This will be my one and only Lewyt actually. I have had one or two come and go over the years but they were either in poor shape or someone else really wanted them so off they went. This one, I will keep. I am sorry now that I did not keep any other others.

I do have a special niche in my collection of cleaners that people have sent to me out of the kindness of their heart and because they felt some sentimental attachment to their machine and didn't want to just chuck it out. I have about a half-dozen or so machines in my "Home for Wayward Vacuums" !!


Charles Richard Lester




Subject: Re: Do It With Lewyt!
Date: Tue, 24 APR 2001
From: Vince B----------

Dear Mr. Lester: The story regarding the Lewyt that Jane mentioned to you is this: After WWII, I returned to my hometown of G---n, Nebr., I returned to work with my Uncle who had a small Chevrolet Agency. After having been in the South Pacific I was all gung ho to get back into civilian life. The only problem I found was that we could not get new Chevrolets. This was in late 1946.

So to make my mark, I started looking for other items to sell. With my Uncle's permission, I purchased, through Phillips 66, a truck load of Lewyt Vacs. I started selling them out of the agency. At that time REA was starting to provide electricity to the rural area of Nebraska and Kansas.

As I remember it, it took me over two years to sell all 120 Lewyt Vacs, and when we started getting new cars to sell, I used some of the remainder of the Lewyt's as a incentive used car buyers. It was no problem selling new cars, but a problem selling older used cars.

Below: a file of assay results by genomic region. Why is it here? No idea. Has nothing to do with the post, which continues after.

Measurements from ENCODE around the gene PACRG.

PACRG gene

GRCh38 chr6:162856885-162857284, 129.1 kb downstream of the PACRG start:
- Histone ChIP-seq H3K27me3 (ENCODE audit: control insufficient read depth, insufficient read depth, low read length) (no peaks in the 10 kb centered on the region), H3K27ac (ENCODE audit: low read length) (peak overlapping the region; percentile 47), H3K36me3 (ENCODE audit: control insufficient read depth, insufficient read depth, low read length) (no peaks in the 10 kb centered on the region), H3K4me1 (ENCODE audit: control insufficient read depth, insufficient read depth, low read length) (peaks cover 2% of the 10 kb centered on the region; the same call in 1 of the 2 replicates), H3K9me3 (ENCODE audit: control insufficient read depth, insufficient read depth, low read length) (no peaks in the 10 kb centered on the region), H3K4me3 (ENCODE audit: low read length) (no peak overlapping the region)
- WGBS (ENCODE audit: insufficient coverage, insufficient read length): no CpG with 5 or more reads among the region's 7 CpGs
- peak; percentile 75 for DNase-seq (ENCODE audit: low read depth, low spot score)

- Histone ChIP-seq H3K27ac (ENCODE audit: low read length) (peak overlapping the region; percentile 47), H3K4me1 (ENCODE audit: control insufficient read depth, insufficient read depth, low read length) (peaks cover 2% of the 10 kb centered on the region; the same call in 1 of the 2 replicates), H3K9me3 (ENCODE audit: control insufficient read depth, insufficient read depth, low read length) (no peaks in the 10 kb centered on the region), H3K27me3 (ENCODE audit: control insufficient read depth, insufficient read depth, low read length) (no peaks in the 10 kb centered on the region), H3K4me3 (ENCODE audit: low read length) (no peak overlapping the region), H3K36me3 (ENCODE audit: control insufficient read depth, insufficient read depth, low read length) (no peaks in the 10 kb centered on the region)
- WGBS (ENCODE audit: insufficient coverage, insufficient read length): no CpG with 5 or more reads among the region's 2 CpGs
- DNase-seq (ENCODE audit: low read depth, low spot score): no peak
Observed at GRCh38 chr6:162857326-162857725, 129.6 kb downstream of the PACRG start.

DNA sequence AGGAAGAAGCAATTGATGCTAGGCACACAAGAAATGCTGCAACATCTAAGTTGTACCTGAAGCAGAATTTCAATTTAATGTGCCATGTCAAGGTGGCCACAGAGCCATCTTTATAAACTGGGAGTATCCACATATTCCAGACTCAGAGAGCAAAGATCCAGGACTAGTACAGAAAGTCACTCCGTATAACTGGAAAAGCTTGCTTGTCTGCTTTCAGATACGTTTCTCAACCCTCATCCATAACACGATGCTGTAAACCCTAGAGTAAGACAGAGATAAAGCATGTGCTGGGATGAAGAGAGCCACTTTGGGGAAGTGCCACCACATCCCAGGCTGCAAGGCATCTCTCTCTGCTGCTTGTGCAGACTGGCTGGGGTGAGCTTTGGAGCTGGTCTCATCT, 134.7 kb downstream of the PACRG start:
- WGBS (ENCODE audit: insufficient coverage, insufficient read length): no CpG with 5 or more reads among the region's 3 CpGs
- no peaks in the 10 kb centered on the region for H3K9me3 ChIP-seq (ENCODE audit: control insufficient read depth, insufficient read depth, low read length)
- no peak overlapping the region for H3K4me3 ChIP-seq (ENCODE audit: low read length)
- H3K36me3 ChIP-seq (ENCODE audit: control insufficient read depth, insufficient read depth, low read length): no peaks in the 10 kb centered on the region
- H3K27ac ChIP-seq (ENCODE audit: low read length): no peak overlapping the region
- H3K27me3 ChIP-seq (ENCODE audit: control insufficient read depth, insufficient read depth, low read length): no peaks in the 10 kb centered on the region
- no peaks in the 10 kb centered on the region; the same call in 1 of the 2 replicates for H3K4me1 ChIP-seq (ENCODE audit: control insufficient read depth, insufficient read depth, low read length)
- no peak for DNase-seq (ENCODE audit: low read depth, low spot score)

The Lewyt you are about to receive was sold to one of my Sisters-In-Law. She took very good care of it. When she passed on in 1990, we brought it home. I had not looked at it until I was cleaning out a storage area in the basement. We asked Jane if she wanted it. She said she was short of storage space, but for me not to get rid or it. So that is the story of this particular Lewyt. We hope that it fits into your collection.

Best regards. V------ B




Hi again Jane,

I =am= quite elated to be receiving this sweeper. The Lewyt was a nice little machine.

I do very much admire and appreciate your kindheartedness and sentimental streak. Not just anyone would be willing to do something as kind and touching as to send an old sweeper to somebody they don't even know. I can tell you are a very special person.